Several speakers at this month’s SXSW Interactive Conference described the great potential and demand for IT startups to develop mobile applications that could be used to monitor, maintain, or enhance healthcare on a personal level.

At an event called Meaningful Use and Beyond, Fred Trotter, a consultant from the Cautious Patient Foundation, explained how the foundation for software development had been laid by the infrastructure of EHRs and the Direct Project.

“EHRs will be nodes on a new health information network allowing patients and doctors to communicate healthcare records,” Trotter said. “The Direct Project, which is secure clinical email, will allow for anybody to create applications that run on the internet, that do interesting things to these (EHRs) to create new services.”

Trotter predicted that these new healthcare products, services, and the companies that provide them will eventually dwarf those currently in place on the internet because of their potential impact.

“The health internet applications are going to be vastly more important and, I believe, the health internet giants will be vastly more important, than the original internet giants because this is the most personal way that the internet can impact your life.”

A different SXSW event, a panel discussion titled Health: Is There Really an App for That?, focused more specifically on mobile application developers. Panelist John de Souza, president and CEO of MedHelp, advised that potential app developers should focus on providing apps that successfully target users.

“You need to have apps that are relevant to two parties: to the person using it and to the caregiver or doctor on the other end. So have to start going through and (thinking) ‘What are you trying to do?’ and ‘What are you trying to get out of it?’ ” de Souza said.

Another panel member, Jane Sarasohn-Kahn, a health economist, said the end users of apps can be a good resource especially during the initial stages because of their familiarity with the healthcare workflow and regulations.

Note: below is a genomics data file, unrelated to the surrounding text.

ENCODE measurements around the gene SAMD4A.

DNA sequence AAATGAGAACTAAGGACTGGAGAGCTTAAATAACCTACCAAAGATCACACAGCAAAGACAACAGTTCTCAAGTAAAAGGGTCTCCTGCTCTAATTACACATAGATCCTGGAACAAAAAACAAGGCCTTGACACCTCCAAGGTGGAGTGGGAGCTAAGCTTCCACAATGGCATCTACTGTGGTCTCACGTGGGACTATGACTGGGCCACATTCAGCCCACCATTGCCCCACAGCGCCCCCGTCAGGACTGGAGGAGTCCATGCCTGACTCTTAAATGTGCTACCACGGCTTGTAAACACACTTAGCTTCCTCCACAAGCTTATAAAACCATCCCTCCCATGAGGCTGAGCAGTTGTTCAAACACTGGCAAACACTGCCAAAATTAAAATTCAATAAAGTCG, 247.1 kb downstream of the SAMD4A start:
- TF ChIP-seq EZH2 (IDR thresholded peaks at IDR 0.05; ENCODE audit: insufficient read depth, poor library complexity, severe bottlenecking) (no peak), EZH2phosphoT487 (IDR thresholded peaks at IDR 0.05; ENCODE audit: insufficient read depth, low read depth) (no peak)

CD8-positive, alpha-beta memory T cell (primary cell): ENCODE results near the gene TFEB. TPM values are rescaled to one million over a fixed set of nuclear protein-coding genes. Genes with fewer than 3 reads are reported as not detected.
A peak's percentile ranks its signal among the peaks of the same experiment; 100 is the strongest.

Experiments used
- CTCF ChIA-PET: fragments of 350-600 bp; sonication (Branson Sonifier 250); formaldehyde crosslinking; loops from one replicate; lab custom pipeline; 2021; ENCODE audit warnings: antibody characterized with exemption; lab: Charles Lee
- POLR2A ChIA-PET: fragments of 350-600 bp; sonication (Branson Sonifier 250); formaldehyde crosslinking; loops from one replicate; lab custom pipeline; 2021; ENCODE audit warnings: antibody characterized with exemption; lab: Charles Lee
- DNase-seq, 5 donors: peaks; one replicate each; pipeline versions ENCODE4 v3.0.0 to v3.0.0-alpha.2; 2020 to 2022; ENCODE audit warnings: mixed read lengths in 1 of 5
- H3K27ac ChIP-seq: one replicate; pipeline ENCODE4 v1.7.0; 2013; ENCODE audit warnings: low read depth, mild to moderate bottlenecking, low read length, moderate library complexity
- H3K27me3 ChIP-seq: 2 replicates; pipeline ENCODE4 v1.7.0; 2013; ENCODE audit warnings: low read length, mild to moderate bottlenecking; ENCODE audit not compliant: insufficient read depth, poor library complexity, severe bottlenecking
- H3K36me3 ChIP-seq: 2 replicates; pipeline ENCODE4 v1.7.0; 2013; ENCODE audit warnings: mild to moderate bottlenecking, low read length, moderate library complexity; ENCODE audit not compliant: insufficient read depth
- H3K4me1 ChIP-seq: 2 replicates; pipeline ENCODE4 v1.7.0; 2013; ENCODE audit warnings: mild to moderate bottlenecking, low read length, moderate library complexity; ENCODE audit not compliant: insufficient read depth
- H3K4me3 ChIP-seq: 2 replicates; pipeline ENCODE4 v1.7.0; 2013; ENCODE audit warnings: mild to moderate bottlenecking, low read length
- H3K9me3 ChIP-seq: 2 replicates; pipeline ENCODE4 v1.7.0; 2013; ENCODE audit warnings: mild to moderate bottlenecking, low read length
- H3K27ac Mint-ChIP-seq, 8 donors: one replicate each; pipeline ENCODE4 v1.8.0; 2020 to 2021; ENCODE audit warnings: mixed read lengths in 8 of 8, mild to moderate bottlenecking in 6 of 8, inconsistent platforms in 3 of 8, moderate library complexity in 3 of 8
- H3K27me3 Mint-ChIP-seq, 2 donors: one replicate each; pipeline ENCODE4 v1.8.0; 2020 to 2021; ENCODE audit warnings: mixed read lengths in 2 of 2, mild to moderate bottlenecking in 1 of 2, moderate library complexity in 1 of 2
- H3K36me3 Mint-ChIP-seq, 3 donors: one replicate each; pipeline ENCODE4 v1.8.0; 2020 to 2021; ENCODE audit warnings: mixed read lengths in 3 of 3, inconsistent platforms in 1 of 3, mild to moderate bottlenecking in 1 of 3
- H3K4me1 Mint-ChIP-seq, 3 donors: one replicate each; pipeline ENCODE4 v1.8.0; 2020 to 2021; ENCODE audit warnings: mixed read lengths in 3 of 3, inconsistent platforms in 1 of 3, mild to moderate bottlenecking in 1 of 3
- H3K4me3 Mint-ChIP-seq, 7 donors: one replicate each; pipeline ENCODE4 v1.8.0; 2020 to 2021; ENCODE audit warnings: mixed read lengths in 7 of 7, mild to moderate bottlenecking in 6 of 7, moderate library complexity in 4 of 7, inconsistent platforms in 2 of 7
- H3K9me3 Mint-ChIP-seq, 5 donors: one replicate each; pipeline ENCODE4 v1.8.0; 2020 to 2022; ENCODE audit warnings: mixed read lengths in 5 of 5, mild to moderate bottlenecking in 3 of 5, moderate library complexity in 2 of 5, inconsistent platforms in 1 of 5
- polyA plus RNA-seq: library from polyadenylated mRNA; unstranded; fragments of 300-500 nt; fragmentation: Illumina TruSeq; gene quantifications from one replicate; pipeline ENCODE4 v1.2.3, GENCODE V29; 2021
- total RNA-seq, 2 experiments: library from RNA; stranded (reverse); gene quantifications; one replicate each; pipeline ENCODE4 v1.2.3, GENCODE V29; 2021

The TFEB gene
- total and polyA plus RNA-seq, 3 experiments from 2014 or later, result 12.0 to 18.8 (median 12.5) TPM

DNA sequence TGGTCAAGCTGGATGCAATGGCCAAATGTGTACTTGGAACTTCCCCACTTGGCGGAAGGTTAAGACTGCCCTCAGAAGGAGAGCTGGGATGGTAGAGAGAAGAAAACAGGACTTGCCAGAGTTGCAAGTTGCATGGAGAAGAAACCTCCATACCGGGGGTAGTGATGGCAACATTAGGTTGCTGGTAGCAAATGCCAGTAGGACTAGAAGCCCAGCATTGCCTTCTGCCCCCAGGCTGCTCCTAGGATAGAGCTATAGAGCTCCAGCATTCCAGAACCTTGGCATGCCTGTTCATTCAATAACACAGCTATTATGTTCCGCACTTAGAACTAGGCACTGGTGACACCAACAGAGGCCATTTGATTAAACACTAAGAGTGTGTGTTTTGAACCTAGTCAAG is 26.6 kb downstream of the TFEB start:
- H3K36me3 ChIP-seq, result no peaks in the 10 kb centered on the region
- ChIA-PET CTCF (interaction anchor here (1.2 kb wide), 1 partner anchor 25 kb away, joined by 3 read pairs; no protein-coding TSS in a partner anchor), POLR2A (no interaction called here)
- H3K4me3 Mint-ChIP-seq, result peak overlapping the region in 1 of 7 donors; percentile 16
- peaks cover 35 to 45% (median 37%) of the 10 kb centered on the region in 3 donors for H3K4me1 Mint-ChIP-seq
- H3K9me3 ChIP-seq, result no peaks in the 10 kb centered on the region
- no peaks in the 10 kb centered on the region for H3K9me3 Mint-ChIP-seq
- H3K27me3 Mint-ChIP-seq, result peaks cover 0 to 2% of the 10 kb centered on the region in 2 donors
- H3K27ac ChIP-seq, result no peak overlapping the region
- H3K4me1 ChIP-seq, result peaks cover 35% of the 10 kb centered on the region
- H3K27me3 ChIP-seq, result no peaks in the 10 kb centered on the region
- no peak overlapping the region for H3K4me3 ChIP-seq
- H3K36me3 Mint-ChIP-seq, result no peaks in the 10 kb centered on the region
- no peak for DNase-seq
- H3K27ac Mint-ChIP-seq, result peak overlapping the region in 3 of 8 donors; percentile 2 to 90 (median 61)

“The most effective apps are developed with users. The most effective applications and tools have to be user-centric and user crowd sourced in some way,” she said.

Ultimately, healthcare professionals will adopt new apps and software if they believe it is effective. B.J. Fogg, director of the Persuasive Tech Lab at Stanford, said the most successful way for developers to convince people to use their technology is to program and design with “baby steps” in mind. Fogg suggested they should look to “trigger the right sequence of baby steps” that will lead to their technology being adopted.

He went on to explain that once developers have a final product, they need to back up their sales pitch to a potential financial backer or buyer with hard evidence of the app’s ability to change the behavior of those who use it.

“There are insurers and providers out there that are really eager to go with something. They’re not going to go with something unproven, no matter how sexy your PowerPoint slides are or your pilot (is). They did that a few years ago with web stuff and they got burned… It doesn’t have to be a huge scientific study that lasts for years, but it’s got to give them enough confidence if they’re going to put their reputation on the line.”